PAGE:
Tsukasa Domyoji is the leader of the F4 and one of Tsukushi’s love interests. He has all the classic elements of a shoujo love interest. He’s fabulously wealthy, handsome, and an asshole. I have mixed feelings on him. Initially he is an extremely frightening character. His menacing demeanor and the adjunct terror that Tsukushi often feels in his presence makes him initially almost impossible to like at all. However as the series progresses he becomes less and less the horrible boogeyman he begins as and actually turns into a decent and even sympathetic human being. While I tried my best to keep hating him, he wore me down not unlike Tsukushi into believing someone could actually fall in love with him. As a character, Tsukasa makes a huge amount of growth. He changes from selfish and egotistical brat into a much more humble and likeable guy while still maintaining the essence of who he is.
Rui is another member of F4 and another main love interest. He is almost the complete opposite of the hotheaded Tsukasa. While still from an enormously wealthy family and suitably good looking, Rui is far more introverted and shy. I liked him far more at first than any of the other men in the cast but he really isn’t any nicer that Tsukasa is. While not physically violent his cold nature and inconsistency in when he does or doesn’t jump to Tsukushi’s defense doesn’t exactly win him any feminist awards. My feelings for him are pretty much the reverse of what I felt for Tsukasa. By the end of the series I grew tired of his personality and while he does manage to change a little, his nature just gets more and more annoying. He was also just a bit too bishie for me.
Most of the remaining supporting cast is pretty detestable. The two remaining members of F4, Akira and Sojiro are not very well developed as characters being their basic personality archetypes and never emerge as serious love interests. Tsukushi’s childhood friend Kazuya is likeable and provides comic relief, often at times when the story can really use some. While he is in love with Tsukushi he is more of a friend to her and he provides her with a much needed friend at times when she really needs one. Shizuka also is one of the rare decent characters who also provides Tsukushi with plenty of support and encouragement in times of need. There are plenty of absolutely spoiled rotten waste of skin bitches and assholes to get mad about. But despite the anger you’re likely to feel every time one of them appears on screen or plots against the heroine they do serve a useful purpose in the growth of the main characters and in the development of the romances.
Given the age of this series the animation and visuals are understandably dated. Unfortunately they are bad enough that it’s possible that it will discourage some people all together from even giving this series a chance. That is a real shame. While I can’t say that I loved the artwork, I did eventually develop some appreciation for it as the series progressed. The color palette used is very drab and the hairstyles and fashions are also extremely dated. The character designs are true to the manga and are realistic body types which adds to the overall sense of realism. The settings and backgrounds though are strength are all look pretty good.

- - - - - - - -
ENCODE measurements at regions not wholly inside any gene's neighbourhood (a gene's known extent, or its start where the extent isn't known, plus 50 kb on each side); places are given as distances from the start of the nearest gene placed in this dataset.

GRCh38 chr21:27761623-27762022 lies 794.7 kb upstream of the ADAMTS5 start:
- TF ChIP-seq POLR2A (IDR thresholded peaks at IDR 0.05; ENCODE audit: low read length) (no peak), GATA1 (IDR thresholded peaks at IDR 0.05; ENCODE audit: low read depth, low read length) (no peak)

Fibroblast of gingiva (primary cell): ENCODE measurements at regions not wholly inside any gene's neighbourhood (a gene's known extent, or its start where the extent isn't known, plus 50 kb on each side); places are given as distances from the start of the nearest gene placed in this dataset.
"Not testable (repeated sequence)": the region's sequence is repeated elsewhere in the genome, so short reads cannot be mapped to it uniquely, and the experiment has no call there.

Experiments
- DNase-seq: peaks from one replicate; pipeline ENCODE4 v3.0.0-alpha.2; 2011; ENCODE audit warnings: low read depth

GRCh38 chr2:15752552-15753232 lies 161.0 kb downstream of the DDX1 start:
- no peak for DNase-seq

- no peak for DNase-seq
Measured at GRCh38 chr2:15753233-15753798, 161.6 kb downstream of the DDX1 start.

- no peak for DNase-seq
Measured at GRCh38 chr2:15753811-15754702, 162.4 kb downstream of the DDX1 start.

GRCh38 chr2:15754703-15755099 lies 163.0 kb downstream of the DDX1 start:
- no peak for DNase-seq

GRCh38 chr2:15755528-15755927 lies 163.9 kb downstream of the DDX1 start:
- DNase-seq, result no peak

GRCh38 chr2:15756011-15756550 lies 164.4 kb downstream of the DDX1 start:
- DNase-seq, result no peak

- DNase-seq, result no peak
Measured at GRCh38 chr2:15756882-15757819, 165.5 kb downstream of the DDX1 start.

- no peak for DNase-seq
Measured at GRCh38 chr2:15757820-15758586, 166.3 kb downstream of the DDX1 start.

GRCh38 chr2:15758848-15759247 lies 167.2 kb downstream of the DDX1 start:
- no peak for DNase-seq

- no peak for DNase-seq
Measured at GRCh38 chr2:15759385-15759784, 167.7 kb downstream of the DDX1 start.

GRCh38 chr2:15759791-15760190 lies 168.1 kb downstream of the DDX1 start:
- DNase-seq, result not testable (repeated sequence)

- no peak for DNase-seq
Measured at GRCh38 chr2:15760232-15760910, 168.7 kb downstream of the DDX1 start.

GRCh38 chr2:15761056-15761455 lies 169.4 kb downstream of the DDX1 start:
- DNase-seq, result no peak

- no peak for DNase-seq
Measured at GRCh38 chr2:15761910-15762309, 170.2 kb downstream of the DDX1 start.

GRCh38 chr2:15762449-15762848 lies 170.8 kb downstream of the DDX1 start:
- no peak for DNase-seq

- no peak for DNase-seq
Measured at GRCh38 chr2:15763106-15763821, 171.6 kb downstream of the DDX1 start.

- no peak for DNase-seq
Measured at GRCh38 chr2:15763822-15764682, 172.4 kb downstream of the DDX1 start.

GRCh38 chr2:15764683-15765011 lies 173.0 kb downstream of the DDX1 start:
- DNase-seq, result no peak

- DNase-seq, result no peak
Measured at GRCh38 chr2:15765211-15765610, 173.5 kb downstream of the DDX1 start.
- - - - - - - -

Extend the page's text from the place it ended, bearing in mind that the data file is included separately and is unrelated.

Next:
The audio is also a bit of a mixed bag. While the voice acting performances are all top notch, I didn’t much care for the music at all, especially the lame and uninteresting OP animation sequence. The incidental and background music is also very dated.
Ultimately Hana Yori Dango is a series that should not be missed by serious romance and anime fans alike. It’s a very intense series likely to stir up just about every emotion there is for the viewer. Though as much as I loved Tsukushi and the story, I just can’t give this series the perfect score I wanted to because of the uninspired art and music. I highly recommend it.
The characters are fully developed and you really start to put yourself in their shoes once you get to know them better. While some of the storylines can be a bit farfetched, there’s just enough balance of drama, romance, and comedy to draw you in. The storylines have so many twists that you’ll never be bored while watching this series.
Bottom line: If you’re looking for an anime packed with drama, romance, comedy, and interesting plots and characters, this is the anime for you. If you are more concerned with pretty animation and good OSTs, you should look elsewhere.
This anime, while old with older art, was amazing for me. I had been feeling like I hadn’t seen a good romance in a while and what brought my attention to it was a review that had said it “restored their faith in the romance genre”
The main characters while childish and obnoxious at the start slowly seem to develop into mature-ish young adults. Starting with Makino, throughout the anime she is rather stubborn, naive and headstrong. She is a strong female character that faces many emotional trials, while struggling with her life she manages to overcome everything relatively well. Her character has been constructed in a way that places you in her position, withering away in fear when she does or feeling happy when she does.
The F4 boys that she stands up against also go through changes as well, making you cringe and want to pull your hair out. There are many things that could be said about the things they do wrong and right, however, overall they are young boys going through school with emotions and things that a normal person could not understand.
The story was captivating and by the first episode I wanted to know more and see more. It was an anime with life and has many lessons in it. It addresses bullying and other themes that high school comes with, and was easy to relate to.